It is time to rebuild. Rebuild the city, rebuild our justice system, and rebuild the relationship between law enforcement and those they’re charged to protect. George Floyd’s death should lead to justice and systemic change, not more death and destruction. As George Floyd’s family has said, ‘He would not want people to get hurt. He lived his life protecting people.’ Let’s come together to rebuild, remember, and seek justice for George Floyd,” said Governor Walz.


As Governor, I will always defend the right to protest,” Governor Walz continued. “It is how we express pain, process tragedy, and create change. That is why I am answering our local leaders’ request for Minnesota National Guard assistance to protect peaceful demonstrators, neighbors, and small businesses in Minnesota.”


The National Guard Adjutant General will work with local government agencies to provide personnel, equipment, and facilities needed to respond to and recover from this emergency.


On May 25, 2020, George Floyd died while in custody of the Minneapolis Police Department. The Walz-Flanagan Administration is committed to addressing the systemic inequities and discrimination that led to this incident and seeking justice.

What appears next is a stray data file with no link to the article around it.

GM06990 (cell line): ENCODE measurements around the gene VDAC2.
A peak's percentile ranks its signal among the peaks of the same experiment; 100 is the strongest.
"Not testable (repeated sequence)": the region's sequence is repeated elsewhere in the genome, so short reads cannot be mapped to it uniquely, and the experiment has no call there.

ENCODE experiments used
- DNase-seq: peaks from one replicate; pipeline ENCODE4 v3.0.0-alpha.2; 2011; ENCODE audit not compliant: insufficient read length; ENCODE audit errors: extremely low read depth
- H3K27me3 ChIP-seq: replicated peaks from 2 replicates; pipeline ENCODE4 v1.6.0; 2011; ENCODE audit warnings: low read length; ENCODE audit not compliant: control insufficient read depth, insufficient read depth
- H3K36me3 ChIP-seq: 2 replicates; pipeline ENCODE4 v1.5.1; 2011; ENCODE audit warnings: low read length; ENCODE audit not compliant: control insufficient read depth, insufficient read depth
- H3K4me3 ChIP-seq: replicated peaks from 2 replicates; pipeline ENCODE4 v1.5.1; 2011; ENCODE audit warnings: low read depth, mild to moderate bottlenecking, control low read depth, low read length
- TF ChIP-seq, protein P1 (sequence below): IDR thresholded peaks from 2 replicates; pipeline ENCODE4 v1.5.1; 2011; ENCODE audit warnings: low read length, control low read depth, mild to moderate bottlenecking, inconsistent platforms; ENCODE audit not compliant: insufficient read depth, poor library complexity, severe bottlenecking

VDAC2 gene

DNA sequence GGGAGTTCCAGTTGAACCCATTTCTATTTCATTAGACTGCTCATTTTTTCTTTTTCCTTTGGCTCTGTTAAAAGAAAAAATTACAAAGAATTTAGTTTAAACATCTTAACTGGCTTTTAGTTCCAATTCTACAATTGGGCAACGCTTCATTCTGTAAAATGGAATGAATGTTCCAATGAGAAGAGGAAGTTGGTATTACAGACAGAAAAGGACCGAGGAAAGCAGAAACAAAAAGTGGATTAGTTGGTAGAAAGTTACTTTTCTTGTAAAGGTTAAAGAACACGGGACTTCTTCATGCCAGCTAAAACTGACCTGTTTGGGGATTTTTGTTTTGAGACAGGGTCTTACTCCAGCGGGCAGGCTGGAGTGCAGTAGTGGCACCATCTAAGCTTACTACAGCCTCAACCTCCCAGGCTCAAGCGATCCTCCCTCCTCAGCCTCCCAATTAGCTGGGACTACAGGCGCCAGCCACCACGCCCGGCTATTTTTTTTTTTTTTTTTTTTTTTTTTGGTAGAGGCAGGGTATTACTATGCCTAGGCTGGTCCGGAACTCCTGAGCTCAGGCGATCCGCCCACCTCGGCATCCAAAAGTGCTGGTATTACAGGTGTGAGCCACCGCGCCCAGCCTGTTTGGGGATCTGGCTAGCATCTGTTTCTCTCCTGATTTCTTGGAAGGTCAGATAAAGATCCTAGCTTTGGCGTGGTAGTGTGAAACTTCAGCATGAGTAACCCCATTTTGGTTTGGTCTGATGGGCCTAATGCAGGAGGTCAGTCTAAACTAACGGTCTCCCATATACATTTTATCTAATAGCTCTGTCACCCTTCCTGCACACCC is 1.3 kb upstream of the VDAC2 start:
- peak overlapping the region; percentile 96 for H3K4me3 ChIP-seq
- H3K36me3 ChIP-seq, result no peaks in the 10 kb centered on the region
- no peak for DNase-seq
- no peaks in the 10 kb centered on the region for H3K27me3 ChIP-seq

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Business along E. Lake St. hit hard by protestors

Posted on 28 May 2020 by Tesha Christensen

Midday along E. Lake St., Thursday, May 28, 2020. (Photo by Tesha M. Christensen)

From Daniel Kennedy at Kennedy and Cain Law (4103 E. Lake St.):

I took a walk this morning after verifying that my building is OK.  Almost all the damage is west of 34th Avenue, starting with broken glass at NAPA, Soderberg’s, TCF, Walgreen’s, US Bank, the library, Cash ’n Pawn, Hamoudi Sabri’s building, the Coliseum, Odd Fellows, and Minnehaha Liquor.  All bus shelters had been smashed.


Auto Zone and Wendy’s had been completely burned.  Firefighters were still spraying 7 Sigma, the residential building under construction in front of Aldi’s, and the mixed use building between VOA and Holy Trinity Apartments.  But those three looked irreparable, unless the building by Aldi’s concrete structure can be salvaged.

The row of buildings with Target was heavily damaged.  Target had been looted.  MPR said this morning that there were flames on the roof of the Target building, and when I walked by there was water pouring out of the charter school and dollar store.  All glass from Target to Planet Fitness was broken.
Even at 10:30 am, people were still looting G&M Tobacco and Sally’s Beauty Products in the Minnehaha Commons residential building next to Cub.
Geek Love was boarding windows, as was Urban Growler.  I don’t know if that was due to broken glass or as a precaution in case of future violence.  The post office had already been boarded.
I did not see any damage at Northern Sun, Migizi, or Wilson Law.  Gandhi Mahal looked OK, but the owner reported two broken windows.  Many businesses bore signs saying “Black Owned” or “Minority Owned.”  It may have helped some businesses, but others with signs suffered damage.